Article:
| CIERA Spring Interdisciplinary Colloquium 2016
McCormick Foundation Center Forum
This event is free and open to the public. No RSVP or ticket required.
Roger F. Malina
University of Texas at Dallas
Distinguished Professor of Arts and Technology
Professor of Physics
Executive Editor, Leonardo Publications at MIT Press
How an Astrophysicist Came to Work in a School of Art and Technology:
The Role of Hybrid Art-Science Practices Today
The arts and astronomy have a long millennial history of interaction and cross fertilization. I began my career in Physics (Space Astronomy) and was the Principal Investigator on the NASA Extreme Ultraviolet Explorer Satellite (EUVE); EUVE carried out the first maps of the sky in the extreme ultraviolet. At the same time I had a career in the arts, first as editor of the Leonardo art-science-technology publications at MIT Press, but also as an organizer as numerous artists residencies in scientific laboratories including the Space Sciences Lab at UC Berkeley, the Laboratoire d’Astrophysique de Marseille, and the Mediterranean Institute for Advanced Studies in France. I recently opened the UT Dallas ArtSciLab, which includes visual mathematics projects on gravitational waves, and data visualization and sonification of data from the CSTAR telescope in Antarctica, but also fMRI data on the human brain. In this talk I will discuss the current international interest in cross fertilizing the arts and sciences, and arts and new technologies (sometimes called the STEM to STEAM movement in the USA , and the STARTS initiatives in Europe). I will draw on the NSF funded study which led to the report “Steps to an Ecology of Networked Knowledge and Innovation: Enabling New Forms of Collaboration among Sciences, Engineering, Arts, and Design."
| CIERA Winter Interdisciplinary Colloquium 2016
Ford ITW Classroom
Co-hosted by McCormick's Department of Electrical Engineering and Computer Science as the EECS Distinguished Speaker
University of Arizona, College of Optical Sciences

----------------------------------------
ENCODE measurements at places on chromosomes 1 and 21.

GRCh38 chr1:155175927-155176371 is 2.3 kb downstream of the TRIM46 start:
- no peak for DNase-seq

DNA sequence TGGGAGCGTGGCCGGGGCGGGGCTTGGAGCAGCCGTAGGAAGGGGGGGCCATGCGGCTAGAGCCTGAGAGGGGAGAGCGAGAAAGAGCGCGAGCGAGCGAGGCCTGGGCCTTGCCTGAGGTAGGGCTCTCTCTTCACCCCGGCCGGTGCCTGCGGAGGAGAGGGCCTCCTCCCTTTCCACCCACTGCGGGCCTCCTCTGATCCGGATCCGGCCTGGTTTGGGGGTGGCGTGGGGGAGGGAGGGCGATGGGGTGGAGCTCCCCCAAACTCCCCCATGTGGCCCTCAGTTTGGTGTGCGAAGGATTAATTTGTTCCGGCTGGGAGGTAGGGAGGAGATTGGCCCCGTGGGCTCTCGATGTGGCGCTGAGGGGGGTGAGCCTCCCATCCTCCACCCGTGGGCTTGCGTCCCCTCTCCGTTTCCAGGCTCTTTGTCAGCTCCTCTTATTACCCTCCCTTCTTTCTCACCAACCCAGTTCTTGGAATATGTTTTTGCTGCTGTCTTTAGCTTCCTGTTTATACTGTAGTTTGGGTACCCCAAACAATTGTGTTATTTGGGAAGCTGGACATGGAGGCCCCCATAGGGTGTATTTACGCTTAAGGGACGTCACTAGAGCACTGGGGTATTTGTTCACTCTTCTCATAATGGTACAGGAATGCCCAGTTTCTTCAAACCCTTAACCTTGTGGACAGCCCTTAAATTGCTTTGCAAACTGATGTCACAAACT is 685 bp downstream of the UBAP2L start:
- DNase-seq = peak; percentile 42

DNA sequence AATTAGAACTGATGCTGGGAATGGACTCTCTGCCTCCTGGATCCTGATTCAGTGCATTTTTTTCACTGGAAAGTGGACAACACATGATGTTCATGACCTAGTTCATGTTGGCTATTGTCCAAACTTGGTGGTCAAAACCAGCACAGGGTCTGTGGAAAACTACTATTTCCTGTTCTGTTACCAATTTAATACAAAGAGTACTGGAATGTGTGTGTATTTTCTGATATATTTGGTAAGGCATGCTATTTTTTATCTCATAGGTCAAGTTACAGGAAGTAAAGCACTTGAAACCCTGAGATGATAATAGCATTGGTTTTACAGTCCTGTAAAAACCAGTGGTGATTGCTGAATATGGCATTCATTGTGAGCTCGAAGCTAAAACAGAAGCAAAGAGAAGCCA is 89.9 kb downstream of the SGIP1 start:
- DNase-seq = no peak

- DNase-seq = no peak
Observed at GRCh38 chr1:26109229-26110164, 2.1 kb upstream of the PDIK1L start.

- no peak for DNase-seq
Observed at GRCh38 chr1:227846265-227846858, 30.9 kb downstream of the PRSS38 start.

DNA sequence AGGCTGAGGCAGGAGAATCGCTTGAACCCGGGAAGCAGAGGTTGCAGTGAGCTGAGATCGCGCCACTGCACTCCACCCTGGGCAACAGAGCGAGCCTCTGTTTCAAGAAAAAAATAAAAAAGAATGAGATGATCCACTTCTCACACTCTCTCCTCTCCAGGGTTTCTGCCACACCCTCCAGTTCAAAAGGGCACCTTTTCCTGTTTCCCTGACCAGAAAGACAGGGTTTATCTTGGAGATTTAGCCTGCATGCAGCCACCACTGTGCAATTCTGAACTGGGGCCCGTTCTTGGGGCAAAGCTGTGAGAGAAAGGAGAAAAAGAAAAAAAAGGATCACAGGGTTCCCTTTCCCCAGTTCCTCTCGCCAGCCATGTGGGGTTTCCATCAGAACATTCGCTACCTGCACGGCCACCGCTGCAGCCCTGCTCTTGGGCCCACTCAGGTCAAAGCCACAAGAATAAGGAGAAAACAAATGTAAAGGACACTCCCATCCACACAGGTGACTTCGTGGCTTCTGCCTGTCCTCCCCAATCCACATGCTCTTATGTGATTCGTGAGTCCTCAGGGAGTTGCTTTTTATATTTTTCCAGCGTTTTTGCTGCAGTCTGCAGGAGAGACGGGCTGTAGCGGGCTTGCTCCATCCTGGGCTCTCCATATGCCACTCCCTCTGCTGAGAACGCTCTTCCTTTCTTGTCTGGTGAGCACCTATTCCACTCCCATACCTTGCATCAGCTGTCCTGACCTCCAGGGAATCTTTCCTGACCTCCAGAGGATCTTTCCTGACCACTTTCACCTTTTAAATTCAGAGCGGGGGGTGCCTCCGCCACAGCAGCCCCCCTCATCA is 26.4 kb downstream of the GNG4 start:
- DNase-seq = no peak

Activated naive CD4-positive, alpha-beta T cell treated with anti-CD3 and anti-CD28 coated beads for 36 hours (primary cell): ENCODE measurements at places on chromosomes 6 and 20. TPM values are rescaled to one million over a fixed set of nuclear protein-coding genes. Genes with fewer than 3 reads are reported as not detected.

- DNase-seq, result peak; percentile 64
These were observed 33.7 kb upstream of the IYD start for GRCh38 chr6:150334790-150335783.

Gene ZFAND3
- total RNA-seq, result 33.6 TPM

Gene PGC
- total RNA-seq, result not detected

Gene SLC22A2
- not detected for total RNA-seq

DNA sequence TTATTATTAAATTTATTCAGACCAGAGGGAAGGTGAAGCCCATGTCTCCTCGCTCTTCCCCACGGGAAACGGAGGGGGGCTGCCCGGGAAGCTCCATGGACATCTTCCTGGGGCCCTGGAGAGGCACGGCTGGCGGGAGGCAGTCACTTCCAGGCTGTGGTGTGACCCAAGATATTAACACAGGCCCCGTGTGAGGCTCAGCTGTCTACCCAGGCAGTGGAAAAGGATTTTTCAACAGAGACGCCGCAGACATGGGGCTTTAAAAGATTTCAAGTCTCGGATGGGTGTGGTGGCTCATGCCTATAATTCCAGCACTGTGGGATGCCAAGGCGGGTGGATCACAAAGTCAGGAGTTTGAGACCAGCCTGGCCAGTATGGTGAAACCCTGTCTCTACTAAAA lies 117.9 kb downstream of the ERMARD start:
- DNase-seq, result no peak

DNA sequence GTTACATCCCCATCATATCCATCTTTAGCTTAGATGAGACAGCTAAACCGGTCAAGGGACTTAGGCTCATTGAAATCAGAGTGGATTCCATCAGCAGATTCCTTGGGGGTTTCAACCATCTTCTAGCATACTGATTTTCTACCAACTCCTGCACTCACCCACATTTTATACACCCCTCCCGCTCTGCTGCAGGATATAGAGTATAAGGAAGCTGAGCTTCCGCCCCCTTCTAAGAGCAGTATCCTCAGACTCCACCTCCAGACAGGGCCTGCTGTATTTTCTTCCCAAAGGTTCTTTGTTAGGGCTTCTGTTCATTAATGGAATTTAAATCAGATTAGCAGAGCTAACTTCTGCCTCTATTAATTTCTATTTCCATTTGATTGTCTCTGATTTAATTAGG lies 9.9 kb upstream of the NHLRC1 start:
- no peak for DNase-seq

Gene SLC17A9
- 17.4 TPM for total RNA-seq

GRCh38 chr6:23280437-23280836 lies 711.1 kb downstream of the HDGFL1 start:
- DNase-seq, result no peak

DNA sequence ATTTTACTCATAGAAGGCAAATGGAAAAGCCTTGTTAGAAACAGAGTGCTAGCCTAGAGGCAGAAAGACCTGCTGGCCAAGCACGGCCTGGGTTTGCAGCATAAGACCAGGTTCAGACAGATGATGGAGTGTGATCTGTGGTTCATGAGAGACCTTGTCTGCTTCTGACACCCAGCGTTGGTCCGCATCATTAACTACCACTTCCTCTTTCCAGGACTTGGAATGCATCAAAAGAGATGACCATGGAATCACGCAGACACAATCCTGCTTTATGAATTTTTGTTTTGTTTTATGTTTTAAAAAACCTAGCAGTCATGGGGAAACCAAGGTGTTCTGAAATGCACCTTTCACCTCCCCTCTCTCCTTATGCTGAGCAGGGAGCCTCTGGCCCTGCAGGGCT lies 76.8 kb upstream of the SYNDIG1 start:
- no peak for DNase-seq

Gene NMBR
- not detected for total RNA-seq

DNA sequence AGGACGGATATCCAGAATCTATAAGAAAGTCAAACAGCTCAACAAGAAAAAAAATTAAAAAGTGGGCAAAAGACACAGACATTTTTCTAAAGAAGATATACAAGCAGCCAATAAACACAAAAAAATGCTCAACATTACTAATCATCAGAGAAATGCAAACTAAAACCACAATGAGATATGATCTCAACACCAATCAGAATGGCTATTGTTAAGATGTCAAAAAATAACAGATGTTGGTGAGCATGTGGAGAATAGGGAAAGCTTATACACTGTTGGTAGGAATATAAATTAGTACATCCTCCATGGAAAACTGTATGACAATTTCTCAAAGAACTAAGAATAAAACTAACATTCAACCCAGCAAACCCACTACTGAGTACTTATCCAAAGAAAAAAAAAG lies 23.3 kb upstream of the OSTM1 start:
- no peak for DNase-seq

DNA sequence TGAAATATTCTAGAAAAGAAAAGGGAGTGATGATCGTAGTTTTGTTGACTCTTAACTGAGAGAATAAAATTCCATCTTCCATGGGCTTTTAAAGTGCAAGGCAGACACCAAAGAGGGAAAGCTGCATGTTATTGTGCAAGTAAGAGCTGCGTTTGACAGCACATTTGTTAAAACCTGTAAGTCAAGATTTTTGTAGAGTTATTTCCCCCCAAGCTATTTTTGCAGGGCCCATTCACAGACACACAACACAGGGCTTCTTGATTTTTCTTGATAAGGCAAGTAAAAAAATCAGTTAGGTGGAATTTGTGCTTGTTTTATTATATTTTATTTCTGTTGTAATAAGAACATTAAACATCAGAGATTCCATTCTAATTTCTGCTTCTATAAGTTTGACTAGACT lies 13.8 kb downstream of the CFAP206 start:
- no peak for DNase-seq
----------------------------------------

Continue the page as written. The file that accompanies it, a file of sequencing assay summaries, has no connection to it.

Joint Professor, Associate Astronomer, Associate Professor of Optical Sciences
Photo credit: John D. & Catherine T. MacArthur Foundation
Imaging and Characterizing Habitable Exoplanets with
Ground and Space-based Telescopes
Thanks to significant recent advances in high contrast imaging techniques, the next generation of space and ground telescopes will have the capability to image habitable planets around nearby stars. Space telescopes operating at visible wavelength can deliver the contrast level necessary to image Earth-like planets around nearby Sun-like stars. The next generation of telescopes (25-40m diameter) offer the angular resolution to resolve the habitable zones of nearby M-type stars and image habitable planets around these stars. Both approaches share similar fundamental challenges and technical solutions, yet will provide valuable complementary measurements. I will describe current efforts to develop the high contrast imaging technologies, and show how the Subaru Extreme-AO (SCExAO) instrument on the Subaru Telescope 8-m telescope is playing a key role as a prototyping/technology validation platform.
| CIERA Fall Interdisciplinary Colloquium 2015
Research Assistant Professor of History and Philosophy of Science
What Einstein Really Thought About General Relativity
We are often told that General Relativity tells us that the gravitational field is nothing but an aspect of spacetime structure: gravitation supposedly is geometry. Modern textbooks claim that this is a direct result of the theory. However, recent historical research shows that Einstein himself did not believe this; indeed, he actively opposed this interpretation of General Relativity. In this talk, I will describe Einstein’s own interpretation of general relativity, how it evolved between 1912 and the late 1920s; and ask whether we can still learn something from Einstein’s interpretation that is not “just” of historical interest.
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Past CIERA Interdisciplinary Colloquia